An attorney for Verizon said he expects to file action in federal court to vacate the borough council’s denial of an application for the company to install seven “small cell” nodes on poles owned by the town’s electric utility.
While 5G network infrastructure applications have breezed through several local jurisdictions with little to no comment from residents, the issue immediately sparked opposition in Lavallette. Some residents said they were against the expansion of 5G infrastructure due to the aesthetics of the nodes that will be mounted on poles. Others have opposed the project because they believe radiofrequency emissions from the towers are dangerous. The Federal Communications Commission has not found sufficient evidence of such danger to warrant denial of applications in local jurisdictions, however litigation to that end is already making its way through the courts and may ultimately be decided by the U.S. Supreme Court.
In Lavallette, the borough’s planning board had recommended approval of the application as it pertained to local ordinances and land use statutes, but the council raised several issues. First, Verizon has proposed the option of a “shroud” around the node near the top of the utility pole. If the shroud were to be installed, which theoretically increases the aesthetic appeal of the node, the network equipment would have been placed at a height of 38.5 feet – beyond the borough’s limit of 35-feet. Verizon’s representatives pointed to a technical argument wherein the network equipment does not count as part of the height of the pole. If no shrouds were installed, Verizon would comply with the 35-foot limit.
“Technically, under federal law, we can go up as far as 50 feet,” said Edward Purcell, an attorney representing Verizon.
Mayor Walter LaCicero had a novel solution: take a chain saw to the poles Verizon is targeting, ensuring that it is impossible for them to rise to more than 35-feet with the shroud device.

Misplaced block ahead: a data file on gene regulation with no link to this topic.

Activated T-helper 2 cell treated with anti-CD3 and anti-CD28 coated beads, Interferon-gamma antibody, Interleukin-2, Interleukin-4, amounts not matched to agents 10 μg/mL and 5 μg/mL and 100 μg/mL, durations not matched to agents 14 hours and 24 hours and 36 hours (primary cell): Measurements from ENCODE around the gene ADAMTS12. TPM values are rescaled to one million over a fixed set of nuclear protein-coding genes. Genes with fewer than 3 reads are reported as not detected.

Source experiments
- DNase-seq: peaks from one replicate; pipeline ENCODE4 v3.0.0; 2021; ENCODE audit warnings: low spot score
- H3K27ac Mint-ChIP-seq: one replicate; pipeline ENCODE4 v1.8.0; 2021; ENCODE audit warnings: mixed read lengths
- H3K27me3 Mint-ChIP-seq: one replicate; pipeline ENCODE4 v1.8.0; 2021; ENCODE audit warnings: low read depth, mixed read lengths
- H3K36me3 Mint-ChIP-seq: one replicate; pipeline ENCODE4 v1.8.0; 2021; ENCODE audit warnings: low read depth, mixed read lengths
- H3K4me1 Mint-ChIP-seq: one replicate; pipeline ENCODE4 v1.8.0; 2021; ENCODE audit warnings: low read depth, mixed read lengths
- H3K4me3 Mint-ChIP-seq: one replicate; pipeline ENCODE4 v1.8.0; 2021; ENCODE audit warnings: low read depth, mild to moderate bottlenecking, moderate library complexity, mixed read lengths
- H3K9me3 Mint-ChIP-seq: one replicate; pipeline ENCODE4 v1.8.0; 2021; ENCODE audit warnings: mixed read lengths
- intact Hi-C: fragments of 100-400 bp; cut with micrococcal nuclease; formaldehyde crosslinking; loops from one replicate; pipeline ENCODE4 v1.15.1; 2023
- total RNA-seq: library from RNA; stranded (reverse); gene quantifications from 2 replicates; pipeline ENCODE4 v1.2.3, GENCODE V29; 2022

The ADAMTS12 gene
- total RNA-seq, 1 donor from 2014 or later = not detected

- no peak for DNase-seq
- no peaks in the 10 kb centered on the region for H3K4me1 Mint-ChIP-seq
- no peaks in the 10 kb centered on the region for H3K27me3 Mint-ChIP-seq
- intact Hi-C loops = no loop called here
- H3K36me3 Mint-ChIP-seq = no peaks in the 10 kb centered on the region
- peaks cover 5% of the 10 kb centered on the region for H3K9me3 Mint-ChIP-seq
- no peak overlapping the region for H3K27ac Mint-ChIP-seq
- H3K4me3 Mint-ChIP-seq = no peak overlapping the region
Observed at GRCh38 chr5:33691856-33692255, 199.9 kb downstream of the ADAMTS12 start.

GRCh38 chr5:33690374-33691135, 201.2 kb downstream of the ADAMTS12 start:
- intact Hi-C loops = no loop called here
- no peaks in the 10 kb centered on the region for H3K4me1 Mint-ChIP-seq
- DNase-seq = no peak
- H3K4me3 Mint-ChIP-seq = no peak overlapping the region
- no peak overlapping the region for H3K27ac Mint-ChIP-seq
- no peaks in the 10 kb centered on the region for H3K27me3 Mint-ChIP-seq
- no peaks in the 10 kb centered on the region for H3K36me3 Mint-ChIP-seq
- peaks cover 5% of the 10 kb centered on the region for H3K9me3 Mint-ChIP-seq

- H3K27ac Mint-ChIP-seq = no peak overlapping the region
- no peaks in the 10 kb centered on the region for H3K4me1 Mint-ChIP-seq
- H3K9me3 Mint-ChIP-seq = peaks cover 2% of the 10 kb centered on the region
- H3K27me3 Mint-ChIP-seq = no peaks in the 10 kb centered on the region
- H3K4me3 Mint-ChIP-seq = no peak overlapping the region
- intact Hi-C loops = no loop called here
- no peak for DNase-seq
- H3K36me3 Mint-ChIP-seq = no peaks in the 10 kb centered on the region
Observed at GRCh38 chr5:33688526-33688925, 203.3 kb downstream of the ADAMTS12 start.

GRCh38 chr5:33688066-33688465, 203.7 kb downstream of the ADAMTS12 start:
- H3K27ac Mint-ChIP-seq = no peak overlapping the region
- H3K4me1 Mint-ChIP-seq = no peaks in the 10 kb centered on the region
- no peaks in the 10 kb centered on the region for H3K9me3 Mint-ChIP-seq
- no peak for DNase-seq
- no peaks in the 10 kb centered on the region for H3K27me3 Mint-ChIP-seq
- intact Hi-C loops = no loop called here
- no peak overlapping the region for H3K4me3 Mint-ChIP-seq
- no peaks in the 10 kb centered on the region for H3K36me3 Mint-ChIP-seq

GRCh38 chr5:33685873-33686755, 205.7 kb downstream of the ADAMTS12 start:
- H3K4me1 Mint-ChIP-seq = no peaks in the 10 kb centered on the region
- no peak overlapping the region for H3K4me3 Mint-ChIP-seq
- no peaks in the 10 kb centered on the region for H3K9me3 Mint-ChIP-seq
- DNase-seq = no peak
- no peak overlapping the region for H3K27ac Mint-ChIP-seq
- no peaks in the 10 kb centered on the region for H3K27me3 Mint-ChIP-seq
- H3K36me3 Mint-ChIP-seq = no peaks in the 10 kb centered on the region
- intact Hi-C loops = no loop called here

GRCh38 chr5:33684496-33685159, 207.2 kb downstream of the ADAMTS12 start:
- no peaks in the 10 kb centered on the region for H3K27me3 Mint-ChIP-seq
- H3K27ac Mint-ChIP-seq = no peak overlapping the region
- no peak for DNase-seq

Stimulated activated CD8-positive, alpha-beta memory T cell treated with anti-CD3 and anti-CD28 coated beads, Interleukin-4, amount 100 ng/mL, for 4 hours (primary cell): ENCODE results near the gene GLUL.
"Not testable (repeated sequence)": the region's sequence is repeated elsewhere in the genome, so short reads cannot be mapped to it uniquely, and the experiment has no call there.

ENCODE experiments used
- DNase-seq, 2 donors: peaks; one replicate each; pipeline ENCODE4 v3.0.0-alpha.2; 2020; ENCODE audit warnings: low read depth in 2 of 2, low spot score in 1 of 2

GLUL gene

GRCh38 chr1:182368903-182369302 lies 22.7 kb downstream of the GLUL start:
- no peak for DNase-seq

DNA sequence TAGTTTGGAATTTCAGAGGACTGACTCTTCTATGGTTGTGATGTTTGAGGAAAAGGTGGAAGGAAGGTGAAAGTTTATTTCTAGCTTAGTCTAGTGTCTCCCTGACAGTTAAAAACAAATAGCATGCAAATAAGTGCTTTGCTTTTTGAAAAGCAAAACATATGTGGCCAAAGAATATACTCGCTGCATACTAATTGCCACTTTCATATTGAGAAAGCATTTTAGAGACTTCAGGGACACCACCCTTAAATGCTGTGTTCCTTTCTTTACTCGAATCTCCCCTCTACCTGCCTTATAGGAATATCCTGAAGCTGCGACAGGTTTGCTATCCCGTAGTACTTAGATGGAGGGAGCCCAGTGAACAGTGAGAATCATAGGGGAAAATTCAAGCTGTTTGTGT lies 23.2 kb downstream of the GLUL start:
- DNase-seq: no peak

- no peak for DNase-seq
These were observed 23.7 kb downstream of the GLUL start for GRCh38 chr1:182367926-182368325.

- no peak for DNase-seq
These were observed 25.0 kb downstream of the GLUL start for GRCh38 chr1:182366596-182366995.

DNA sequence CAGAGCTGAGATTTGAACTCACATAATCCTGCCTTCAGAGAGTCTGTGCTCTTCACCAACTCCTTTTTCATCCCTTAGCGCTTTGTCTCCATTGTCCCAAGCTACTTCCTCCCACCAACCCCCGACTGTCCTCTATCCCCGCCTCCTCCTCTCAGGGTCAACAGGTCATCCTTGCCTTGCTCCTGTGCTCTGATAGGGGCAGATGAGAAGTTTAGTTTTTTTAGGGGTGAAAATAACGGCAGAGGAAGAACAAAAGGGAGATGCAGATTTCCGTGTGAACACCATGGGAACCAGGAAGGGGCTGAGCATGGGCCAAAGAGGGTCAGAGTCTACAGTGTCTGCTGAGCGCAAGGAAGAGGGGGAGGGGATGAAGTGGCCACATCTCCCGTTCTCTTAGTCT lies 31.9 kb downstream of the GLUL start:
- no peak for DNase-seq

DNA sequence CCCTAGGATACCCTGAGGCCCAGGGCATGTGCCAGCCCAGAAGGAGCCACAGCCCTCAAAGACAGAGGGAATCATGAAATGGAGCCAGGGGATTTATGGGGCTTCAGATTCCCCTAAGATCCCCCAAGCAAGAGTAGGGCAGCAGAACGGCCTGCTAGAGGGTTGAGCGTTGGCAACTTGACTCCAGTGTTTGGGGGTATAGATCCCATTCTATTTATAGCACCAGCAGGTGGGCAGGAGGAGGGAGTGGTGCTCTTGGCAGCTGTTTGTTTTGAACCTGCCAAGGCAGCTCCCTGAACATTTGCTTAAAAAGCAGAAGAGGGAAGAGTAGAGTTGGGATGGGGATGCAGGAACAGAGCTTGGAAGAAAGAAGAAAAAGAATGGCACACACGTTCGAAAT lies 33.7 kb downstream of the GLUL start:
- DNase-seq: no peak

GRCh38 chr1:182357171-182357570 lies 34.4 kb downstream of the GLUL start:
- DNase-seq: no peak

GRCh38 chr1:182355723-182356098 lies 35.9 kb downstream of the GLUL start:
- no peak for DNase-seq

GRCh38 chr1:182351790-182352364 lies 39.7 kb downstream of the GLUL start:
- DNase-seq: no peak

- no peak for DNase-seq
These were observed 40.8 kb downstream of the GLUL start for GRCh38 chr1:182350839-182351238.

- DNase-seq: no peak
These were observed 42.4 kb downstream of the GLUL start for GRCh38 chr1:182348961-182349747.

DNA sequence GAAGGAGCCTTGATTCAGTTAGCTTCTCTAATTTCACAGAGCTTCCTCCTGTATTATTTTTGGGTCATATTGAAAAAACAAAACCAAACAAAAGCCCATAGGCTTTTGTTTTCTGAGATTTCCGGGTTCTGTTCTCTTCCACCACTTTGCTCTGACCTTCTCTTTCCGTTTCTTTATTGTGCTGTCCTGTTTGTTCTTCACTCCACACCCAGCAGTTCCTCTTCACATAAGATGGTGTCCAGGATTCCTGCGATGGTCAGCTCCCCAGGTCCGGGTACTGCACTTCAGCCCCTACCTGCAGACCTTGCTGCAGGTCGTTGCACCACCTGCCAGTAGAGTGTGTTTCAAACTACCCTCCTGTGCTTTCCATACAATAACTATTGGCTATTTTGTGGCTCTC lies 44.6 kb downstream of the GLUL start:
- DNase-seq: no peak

“When you don’t have the shroud, the antennas are down on the pole. When you have the shroud, everything goes on top,” the mayor pondered. “So if we went outside and cut our poles down by five feet, you’d have to come in and apply for a new pole. Interesting.”
Councilwoman Joanne Filippone said the wireless provider’s representatives were “interpreting the ordinance to suit Verizon.”
“Well, I’ll interpret it to suit Lavallette,” she said. “According to our ordinance we have a 35-foot pole height with an option to go above that if the poles in the [surrounding] area are higher. These are 38.5 foot poles. The documentation about the surrounding poles does not exist in the application.”
Ultimately, Purcell said Verizon would agree to a total height of 38-feet, which the company feels “complies with the ordinance.”
The next sticking point stemmed from those who oppose 5G infrastructure based on the idea that it may have harmful health effects. Borough officials requested Verizon provide an emergency shut-off switch that can be accessed by borough employees, train borough employees on how to properly measure radio emissions from the nodes, and provide the borough with devices that can detect such emissions.
Verizon said it would provide some level of training to local employees, but would not offer measuring equipment. Moreover, a radiofrequency consultant with Verizon told the council that the company never checks wireless nodes for emissions issues unless they are located on top of buildings, a common practice in densely-developed urban areas. Officials said, in some cases, the Lavallette equipment would be placed just feet from residential homes, which should necessitate checks. The company did not agree.
Filippone suggested tabling the application until a ruling is handed down from the United States Court of Appeals for the District of Columbia Circuit on several disputes regarding regulations and policy. Purcell argued that municipal governments cannot place a de facto moratorium on approvals because the matter is being litigated, especially since the company would still be bound by a judge’s decision in the future and would have to comply with whichever set of regulations are decided upon. Also, he said, it could take years for the matter to be finally settled if it does, indeed, come before the U.S. Supreme Court.
“The telecommunication companies should not have complete authority over these issues,” said Filippone.
Purcell kept his comments short after none of the motions to approve the company’s seven applications received a second, thus resulting in a denial.
“Verizon will have to go to federal court to indicate its rights,” said Purcell.
Councilman Robert Lamb, himself an attorney, provided a preview: “Buckle up!”
The proposed locations for the latest group of 5G nodes were:
- 598 Oceanfront
- 1103 Oceanfront
- 1406 Oceanfront
- 110 White Avenue
- 1608 Bay Boulevard
- 76 Grand Central Avenue
- 110 Pennsylvania Avenue